Combined use of remote sensing and soil sensors to detect variability in orchards with previous changes in land use and landforms: consequences for management
Uribeetxebarria Alonso de Armiño, Asier
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The present work investigated the application of detailed airborne images and a resistivity soil sensor (Veris 3100) to detect soil and crop spatial variability to assist in orchard management. The research was carried out in a peach orchard (Prunus persica). Soil apparent electrical conductivity (ECa),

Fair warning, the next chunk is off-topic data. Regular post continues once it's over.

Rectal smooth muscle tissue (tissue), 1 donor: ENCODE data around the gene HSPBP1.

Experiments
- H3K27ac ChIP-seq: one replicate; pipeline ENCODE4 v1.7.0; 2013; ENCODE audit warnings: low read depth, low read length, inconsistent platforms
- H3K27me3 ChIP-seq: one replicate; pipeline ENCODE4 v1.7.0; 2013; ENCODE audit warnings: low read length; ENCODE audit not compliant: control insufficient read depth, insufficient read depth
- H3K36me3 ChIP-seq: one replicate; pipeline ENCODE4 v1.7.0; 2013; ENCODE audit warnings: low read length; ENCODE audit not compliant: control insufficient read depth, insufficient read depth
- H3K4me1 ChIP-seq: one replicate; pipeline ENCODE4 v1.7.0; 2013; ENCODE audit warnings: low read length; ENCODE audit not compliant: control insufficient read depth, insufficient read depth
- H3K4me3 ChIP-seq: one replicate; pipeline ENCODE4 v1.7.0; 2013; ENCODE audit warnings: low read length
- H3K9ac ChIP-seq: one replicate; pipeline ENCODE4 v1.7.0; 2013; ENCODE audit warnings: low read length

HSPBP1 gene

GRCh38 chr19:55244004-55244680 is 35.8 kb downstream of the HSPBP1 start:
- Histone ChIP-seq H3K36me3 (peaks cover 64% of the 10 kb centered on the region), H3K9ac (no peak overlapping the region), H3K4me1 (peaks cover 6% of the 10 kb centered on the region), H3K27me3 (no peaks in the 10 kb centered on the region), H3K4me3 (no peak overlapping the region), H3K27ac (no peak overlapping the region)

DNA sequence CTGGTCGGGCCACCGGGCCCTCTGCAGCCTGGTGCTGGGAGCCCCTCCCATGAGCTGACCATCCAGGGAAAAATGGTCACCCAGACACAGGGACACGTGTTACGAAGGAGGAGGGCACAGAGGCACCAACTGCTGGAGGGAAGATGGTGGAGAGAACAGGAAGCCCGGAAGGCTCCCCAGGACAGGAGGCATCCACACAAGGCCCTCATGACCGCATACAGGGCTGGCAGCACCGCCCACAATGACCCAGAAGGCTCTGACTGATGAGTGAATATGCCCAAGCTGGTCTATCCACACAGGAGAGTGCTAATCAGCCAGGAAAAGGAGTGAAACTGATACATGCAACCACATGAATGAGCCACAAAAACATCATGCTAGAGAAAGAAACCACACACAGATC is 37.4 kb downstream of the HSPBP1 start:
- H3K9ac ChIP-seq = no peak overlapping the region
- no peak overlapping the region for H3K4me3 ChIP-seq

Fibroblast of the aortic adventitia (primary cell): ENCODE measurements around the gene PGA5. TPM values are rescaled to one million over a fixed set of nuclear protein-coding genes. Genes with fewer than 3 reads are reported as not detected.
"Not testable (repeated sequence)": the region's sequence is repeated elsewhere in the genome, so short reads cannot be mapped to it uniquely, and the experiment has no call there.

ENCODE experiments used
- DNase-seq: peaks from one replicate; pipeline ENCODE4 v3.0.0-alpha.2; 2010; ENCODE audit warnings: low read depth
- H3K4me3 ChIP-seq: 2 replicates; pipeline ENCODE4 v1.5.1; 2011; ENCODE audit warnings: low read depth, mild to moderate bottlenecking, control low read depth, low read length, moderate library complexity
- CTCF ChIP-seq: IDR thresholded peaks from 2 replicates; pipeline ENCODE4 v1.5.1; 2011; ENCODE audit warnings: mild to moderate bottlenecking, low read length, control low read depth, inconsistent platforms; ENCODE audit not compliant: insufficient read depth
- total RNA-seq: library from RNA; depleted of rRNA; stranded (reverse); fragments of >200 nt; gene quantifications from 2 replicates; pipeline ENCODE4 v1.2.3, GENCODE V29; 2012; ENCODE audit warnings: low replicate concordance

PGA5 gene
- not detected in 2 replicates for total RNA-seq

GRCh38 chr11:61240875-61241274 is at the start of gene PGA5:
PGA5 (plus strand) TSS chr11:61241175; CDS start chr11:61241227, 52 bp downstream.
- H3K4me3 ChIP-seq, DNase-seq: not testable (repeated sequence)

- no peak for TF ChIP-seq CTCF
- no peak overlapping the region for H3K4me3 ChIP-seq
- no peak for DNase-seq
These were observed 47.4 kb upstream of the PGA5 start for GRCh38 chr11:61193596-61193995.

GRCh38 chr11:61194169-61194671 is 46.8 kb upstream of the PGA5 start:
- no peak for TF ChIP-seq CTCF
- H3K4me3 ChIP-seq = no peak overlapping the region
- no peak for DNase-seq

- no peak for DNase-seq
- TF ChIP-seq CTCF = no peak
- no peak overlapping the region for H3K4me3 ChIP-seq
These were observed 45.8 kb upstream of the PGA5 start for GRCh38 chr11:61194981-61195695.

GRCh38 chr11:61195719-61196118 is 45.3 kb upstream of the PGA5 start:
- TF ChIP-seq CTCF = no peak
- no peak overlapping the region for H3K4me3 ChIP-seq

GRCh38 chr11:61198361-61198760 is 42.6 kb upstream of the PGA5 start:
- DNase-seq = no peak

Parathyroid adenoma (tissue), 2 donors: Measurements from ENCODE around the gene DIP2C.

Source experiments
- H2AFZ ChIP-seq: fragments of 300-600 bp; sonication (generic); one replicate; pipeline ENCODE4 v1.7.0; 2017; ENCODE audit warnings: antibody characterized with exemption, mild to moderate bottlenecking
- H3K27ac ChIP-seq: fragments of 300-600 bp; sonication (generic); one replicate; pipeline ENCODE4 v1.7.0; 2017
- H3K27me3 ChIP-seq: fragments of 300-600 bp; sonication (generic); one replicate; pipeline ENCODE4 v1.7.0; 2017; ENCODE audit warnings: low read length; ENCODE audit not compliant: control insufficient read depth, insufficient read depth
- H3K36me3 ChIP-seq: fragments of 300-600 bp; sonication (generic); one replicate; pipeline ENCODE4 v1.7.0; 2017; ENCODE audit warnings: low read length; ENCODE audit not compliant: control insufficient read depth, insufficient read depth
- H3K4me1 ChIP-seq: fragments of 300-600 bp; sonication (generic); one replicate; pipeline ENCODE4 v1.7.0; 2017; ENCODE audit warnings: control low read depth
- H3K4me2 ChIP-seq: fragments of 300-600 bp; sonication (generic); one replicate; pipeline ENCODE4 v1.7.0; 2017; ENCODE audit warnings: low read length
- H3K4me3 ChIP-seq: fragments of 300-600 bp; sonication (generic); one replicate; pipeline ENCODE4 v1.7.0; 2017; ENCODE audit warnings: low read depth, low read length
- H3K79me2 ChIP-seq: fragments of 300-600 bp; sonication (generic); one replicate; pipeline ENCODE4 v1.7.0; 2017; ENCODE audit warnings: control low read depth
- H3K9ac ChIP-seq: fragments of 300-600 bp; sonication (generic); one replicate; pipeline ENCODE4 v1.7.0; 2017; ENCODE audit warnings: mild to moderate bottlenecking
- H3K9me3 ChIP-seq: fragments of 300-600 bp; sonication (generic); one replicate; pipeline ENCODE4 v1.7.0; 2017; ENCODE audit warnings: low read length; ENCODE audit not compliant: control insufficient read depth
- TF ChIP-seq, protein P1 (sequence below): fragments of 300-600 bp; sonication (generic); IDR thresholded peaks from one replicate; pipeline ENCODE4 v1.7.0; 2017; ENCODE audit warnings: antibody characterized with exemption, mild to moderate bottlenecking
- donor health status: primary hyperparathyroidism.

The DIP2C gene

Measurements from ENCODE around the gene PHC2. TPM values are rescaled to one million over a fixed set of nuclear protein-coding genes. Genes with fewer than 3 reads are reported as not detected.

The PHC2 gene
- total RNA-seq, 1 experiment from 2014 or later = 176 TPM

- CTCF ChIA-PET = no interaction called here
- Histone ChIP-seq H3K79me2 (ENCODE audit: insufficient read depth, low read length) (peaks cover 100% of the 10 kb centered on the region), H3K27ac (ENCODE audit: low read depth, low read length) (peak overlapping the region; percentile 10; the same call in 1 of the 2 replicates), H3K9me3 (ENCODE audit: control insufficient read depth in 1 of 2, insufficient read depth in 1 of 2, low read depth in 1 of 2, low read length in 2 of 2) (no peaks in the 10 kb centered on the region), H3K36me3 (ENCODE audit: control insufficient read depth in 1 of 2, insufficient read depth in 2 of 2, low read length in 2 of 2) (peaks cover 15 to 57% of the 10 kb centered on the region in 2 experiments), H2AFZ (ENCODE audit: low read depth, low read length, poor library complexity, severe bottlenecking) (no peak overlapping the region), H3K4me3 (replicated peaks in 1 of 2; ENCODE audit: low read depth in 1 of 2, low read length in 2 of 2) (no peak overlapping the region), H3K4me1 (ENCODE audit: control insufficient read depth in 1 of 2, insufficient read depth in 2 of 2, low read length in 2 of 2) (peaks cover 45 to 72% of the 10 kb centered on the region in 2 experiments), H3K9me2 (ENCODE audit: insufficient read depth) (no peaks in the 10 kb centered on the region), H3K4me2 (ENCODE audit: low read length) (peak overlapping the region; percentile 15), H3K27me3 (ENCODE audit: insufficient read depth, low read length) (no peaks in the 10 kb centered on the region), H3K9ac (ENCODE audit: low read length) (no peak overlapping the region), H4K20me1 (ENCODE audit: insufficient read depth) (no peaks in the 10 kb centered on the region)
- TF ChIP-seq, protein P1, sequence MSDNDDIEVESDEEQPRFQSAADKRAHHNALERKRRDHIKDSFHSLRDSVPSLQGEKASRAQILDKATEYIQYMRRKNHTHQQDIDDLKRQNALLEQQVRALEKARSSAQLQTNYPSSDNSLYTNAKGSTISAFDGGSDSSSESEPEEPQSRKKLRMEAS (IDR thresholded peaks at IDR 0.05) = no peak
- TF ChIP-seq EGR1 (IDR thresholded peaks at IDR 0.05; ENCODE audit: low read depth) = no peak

NDVI from a multispectral image (0.25 m/pixel) and soil properties at 40 sampling points (0-30 cm) were acquired. The ECa was standardized at 25°C. It showed a strong relationship with former landforms, altered by land levelling. A positive correlation of EC25 with EC1:5, water holding capacity at −1500 kPa and soil depth was found. NDVI was correlated only in the textural fractions coarser than clay. Two types of management zones were proposed: a) to improve the water holding capacity of soils and b) to regulate tree vigour and yield.